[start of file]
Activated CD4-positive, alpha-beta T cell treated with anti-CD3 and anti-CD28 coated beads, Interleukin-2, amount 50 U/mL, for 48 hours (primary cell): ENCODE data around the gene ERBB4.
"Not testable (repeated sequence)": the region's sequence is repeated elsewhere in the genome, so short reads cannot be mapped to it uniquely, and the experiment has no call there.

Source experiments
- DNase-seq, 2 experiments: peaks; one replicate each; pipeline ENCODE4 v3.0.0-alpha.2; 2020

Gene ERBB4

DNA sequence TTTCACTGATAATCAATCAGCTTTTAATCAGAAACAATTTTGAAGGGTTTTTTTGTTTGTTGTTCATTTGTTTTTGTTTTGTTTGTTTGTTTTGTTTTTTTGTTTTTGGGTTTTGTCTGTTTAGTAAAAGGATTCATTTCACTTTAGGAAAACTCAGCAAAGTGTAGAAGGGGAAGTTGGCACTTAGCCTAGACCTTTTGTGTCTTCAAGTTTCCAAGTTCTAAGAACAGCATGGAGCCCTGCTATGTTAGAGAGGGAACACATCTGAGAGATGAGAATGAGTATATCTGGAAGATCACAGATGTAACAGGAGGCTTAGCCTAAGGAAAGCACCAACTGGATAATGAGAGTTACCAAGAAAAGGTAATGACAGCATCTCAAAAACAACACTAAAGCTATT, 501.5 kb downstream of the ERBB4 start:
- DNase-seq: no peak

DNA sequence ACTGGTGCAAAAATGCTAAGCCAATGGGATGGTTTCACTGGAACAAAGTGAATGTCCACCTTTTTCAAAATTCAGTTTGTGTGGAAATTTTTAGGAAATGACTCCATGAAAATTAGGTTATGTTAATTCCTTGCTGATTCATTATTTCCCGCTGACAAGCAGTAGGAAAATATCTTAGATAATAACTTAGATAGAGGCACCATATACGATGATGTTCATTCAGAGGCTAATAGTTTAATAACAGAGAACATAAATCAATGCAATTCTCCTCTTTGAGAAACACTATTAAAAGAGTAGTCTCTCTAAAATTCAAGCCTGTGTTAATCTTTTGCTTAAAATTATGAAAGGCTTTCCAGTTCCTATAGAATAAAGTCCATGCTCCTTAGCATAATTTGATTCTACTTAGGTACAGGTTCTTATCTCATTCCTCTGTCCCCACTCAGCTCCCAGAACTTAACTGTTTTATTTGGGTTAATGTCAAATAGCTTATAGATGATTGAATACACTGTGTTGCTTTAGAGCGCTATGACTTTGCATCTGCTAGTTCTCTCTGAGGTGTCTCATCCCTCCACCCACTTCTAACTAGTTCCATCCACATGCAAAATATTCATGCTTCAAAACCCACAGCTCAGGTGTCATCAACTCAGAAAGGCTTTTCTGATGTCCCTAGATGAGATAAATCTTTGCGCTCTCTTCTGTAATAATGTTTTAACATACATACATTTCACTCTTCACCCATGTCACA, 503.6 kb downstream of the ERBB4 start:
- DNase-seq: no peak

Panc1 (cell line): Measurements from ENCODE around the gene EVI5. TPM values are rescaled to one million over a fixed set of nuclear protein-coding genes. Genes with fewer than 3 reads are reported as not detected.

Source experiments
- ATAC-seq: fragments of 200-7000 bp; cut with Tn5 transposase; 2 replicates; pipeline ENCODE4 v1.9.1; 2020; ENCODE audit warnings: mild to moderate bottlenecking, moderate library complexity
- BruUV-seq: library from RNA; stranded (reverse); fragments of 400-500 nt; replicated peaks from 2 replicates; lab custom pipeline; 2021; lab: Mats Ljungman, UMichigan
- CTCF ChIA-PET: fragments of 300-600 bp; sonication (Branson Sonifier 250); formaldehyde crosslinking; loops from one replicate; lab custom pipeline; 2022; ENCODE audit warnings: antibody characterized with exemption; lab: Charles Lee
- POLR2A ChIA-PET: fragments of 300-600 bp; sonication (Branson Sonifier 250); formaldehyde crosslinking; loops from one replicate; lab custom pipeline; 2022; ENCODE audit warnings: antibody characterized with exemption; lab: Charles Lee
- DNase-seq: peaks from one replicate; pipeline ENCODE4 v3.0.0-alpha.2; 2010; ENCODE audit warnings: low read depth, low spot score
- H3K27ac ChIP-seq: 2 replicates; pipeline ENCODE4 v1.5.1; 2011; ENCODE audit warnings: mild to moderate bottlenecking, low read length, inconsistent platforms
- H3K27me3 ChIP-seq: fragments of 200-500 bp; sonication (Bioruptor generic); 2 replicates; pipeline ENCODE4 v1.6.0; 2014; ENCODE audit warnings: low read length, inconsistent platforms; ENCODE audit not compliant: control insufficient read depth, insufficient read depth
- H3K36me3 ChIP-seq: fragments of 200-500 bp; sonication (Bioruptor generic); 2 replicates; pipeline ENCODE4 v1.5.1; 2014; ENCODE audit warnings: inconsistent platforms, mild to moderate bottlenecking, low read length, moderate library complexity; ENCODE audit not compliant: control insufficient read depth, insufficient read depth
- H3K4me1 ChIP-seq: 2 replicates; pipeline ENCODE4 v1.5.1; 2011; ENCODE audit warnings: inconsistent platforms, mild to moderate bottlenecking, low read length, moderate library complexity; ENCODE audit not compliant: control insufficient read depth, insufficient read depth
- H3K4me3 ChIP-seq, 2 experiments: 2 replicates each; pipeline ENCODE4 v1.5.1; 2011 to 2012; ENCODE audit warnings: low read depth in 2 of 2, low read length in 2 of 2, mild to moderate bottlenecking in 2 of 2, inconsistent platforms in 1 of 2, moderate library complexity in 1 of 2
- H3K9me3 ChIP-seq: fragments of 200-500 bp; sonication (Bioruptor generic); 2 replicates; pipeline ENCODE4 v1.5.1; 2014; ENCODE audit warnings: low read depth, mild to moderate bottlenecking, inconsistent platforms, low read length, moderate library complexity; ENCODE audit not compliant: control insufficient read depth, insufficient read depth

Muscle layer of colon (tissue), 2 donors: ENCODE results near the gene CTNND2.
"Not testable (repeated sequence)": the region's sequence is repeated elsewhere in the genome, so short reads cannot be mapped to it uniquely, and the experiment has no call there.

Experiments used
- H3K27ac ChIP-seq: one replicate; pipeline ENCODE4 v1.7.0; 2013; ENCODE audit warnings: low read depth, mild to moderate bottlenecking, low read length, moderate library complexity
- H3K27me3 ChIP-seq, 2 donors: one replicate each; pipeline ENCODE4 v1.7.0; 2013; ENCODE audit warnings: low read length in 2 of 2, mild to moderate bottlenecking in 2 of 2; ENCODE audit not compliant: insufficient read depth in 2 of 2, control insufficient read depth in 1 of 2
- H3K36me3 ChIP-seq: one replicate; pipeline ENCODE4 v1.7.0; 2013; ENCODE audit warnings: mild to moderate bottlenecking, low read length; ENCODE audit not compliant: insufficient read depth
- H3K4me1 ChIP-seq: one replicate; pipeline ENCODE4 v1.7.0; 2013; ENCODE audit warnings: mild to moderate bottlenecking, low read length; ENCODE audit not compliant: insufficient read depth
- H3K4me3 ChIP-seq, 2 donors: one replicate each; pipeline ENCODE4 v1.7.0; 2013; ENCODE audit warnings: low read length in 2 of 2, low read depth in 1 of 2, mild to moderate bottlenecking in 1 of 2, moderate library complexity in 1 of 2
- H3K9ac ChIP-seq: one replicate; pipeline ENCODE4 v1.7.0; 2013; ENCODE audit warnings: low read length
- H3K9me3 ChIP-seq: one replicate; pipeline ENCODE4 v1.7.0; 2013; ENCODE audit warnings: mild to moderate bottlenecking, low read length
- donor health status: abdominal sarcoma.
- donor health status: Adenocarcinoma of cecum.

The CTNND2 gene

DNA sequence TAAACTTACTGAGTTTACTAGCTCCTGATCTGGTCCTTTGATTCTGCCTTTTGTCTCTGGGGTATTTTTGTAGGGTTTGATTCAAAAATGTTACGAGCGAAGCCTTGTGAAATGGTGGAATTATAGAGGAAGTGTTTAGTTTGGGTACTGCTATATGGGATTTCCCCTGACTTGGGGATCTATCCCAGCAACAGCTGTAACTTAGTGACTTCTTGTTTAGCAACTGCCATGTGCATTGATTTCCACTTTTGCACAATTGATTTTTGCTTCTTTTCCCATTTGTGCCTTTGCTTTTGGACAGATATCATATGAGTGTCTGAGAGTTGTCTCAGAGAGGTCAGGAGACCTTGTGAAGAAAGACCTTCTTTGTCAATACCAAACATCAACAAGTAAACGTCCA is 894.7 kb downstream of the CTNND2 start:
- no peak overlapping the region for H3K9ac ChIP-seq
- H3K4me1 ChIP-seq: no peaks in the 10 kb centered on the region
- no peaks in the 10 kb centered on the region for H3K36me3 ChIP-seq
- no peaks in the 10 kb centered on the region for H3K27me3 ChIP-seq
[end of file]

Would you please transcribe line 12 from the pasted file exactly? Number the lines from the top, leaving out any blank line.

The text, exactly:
- ATAC-seq: fragments of 200-7000 bp; cut with Tn5 transposase; 2 replicates; pipeline ENCODE4 v1.9.1; 2020; ENCODE audit warnings: mild to moderate bottlenecking, moderate library complexity